- Socialism-in-Practice Was a Nightmare, Not Utopia - February 23, 2021
- The Case for Freedom in Ludwig von Mises, F.A. Hayek, and Ayn Rand - February 19, 2021
- The Bankruptcy of Conservative Political Paternalism - February 17, 2021
In the midst of the Second World War, the famous Austrian-born economist Joseph A. Schumpeter (1883-1950), published his famous book, Capitalism, Socialism, and Democracy (1942). He asked the question, “Can Capitalism Survive?” He answered, “No.” He expected some form of socialism, dictatorial or “democratic,” to supersede the private market economy in postwar America. He was proven wrong. Postwar American capitalism may have been increasingly regulated and interfered with by the government, but it was not replaced by socialist central planning.
Today, the media and a variety of more serious public policy publications are awash in articles and essays insisting that the postwar “neoliberal” era has finally and inescapably come to an end, with a far more “progressive” and socialist system the way of the future. Planetary problems and domestic income inequalities and other social injustices require and demand nothing less than the more direct and guiding hand of government over social and economic affairs for the betterment of humankind, it is argued. “Liberalism” and relatively competitive markets have had their day, its critics insist. (See my articles, “All Socialisms are Antisocial,” and “Why Neo-liberalism is Really Neo-socialism,” and “How the Word Liberalism Came to Mean Its Opposite.”)
Most of these criticisms and challenges have come from “progressives,” the new “democratic” socialists, and a growing number in the Democratic Party, as well as in the academic community. But criticisms and rejection of domestic and international liberalism have also come from conservatives, who have called for a “new nationalism,” that would require a more “activist” state to serve national interests and identity, and to which the citizen of the nation-state must conform and offer allegiance. (See my articles, “Conservative Nationalism is Not About Liberty” and “Hazony’s Tradition-Based Society is a Form of Social Engineering.”)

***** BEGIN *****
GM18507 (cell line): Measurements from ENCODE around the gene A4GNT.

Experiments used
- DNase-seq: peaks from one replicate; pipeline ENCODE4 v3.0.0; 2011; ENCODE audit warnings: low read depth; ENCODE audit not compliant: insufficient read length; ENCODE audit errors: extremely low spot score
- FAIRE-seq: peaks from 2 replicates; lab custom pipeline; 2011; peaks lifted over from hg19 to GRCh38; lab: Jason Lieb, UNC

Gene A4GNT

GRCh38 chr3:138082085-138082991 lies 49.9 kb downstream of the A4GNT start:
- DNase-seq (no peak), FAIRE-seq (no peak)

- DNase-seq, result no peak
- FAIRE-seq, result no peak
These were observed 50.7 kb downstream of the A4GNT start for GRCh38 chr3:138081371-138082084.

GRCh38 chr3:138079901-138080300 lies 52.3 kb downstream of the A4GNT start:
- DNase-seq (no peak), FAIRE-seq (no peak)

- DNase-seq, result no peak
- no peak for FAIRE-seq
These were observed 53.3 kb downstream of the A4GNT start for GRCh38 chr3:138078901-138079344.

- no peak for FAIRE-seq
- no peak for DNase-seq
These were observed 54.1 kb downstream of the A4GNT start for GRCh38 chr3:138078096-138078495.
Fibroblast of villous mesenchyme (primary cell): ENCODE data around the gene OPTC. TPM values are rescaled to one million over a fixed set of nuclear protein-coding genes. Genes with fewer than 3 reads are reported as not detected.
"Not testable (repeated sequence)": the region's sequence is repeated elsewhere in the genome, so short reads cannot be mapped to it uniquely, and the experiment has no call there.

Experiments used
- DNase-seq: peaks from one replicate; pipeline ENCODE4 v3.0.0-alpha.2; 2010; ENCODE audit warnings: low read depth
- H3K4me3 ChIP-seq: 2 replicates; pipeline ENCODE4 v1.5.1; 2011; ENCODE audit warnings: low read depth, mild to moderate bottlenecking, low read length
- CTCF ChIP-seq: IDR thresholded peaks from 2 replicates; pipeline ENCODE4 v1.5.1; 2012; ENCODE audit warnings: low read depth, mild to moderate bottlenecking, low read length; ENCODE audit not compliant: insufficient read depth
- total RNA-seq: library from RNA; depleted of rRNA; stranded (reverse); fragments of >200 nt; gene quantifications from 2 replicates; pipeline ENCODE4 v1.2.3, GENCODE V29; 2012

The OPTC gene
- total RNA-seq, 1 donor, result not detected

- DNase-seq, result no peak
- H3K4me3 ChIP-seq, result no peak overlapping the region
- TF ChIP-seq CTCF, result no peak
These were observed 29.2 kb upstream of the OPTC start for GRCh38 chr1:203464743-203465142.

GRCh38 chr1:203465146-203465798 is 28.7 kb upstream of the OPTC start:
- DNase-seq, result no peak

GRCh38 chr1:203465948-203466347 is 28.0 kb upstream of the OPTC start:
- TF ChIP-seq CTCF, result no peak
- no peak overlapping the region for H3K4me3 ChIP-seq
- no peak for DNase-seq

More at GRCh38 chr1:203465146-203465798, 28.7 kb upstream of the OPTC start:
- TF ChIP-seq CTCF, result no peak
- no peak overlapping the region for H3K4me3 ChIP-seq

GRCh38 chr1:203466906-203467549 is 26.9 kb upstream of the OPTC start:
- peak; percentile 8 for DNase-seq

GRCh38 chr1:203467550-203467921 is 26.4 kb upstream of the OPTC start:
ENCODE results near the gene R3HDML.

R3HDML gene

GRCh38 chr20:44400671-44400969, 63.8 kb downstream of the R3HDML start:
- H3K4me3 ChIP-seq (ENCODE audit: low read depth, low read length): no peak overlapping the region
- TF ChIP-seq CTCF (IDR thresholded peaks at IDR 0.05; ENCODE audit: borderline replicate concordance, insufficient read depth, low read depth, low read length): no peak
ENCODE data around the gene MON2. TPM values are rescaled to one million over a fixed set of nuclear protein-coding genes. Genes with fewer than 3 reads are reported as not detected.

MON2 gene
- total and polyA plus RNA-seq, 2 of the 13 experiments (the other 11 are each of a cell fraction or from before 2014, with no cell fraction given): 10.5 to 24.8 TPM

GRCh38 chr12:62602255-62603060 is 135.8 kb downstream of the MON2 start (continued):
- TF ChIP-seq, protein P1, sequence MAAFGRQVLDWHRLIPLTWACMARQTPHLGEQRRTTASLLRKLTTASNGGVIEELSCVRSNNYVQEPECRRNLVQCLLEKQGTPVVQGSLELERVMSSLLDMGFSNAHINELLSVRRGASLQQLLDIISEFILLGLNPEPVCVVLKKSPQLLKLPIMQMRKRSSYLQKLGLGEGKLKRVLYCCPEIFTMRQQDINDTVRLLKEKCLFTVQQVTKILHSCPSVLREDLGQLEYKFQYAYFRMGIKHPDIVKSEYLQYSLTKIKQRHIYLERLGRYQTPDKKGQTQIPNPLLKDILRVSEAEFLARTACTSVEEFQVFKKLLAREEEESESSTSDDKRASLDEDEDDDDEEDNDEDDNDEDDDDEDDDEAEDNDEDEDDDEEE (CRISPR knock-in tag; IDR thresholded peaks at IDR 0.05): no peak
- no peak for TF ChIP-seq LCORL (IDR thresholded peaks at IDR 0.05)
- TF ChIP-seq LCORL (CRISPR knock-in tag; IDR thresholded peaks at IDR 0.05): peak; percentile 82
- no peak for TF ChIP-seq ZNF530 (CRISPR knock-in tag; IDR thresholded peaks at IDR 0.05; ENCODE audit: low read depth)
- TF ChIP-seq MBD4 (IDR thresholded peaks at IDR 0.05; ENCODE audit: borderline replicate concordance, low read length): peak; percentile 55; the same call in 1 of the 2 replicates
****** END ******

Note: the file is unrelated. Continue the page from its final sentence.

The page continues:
There has also been a number of those who have come around to rejecting classical liberalism and libertarianism, who previously considered themselves to be proponents of these views. They have insisted that classical liberal and libertarian ideas are not in tune with the social problems and “progressive” trends that are inescapably part of the modern world. (See my articles, “Liberal Capitalism as the Ideology of Freedom and Moderation” and “Classical Liberalism and the Limits to Compromise.”)
Claiming that Classical Liberalism is a Spent Force
Now another voice has offered his view on whether or not classical liberalism and libertarianism can survive in their historical forms of defending individual liberty, free markets, and a government primarily limited to the protecting of people’s individual rights to life, liberty and honestly acquired property without interventionist regulation and compulsory redistribution. And his answer, too, is, “No.”
Tyler Cowen is a prominent professor of economics at George Mason University in Virginia. He has written a number of insightful books devoted to aspects of the economics and culture of a free society, and has written regular columns for both The New York Times and Bloomberg News. He also co-authors the provocative and widely read blogsite, “Marginal Revolution.”
Professor Cowen rang in the 2020 New Year with a blog contribution on, “What Libertarianism Has Become and Will Become – State Capacity Libertarianism.” The gist of his argument is that classical liberalism and libertarianism are out-of-date and passé political philosophies that had their relevance and significance in the 19th century for advancing the cause of personal liberty and freer markets, and during the first half of the 20th century as an argument against radical socialist central planning. But society and its problems have moved on and what people want from their government has become more expansive.
Insisting that the Welfare State is Here to Stay
He expressed part of this argument in an earlier essay on “The Paradox of Libertarianism” before the financial crisis of 2008-2009, in which he said: “The bottom line is this: human beings have deeply rooted impulses to take newly acquired wealth and spend some of it on more government and especially on transfer payments. Let’s deal with that.” Furthermore, “The more wealth we have, the more government we can afford.” He concludes that this is a “package deal.” The more wealth a market-based economy produces, the more government people will want in terms of social welfare programs. That’s just the way it is, Professor Cowen asserts. Live with it and give up the classical liberal and libertarian idea of prosperity and a highly limited government. With prosperity will come bigger government, he asserts.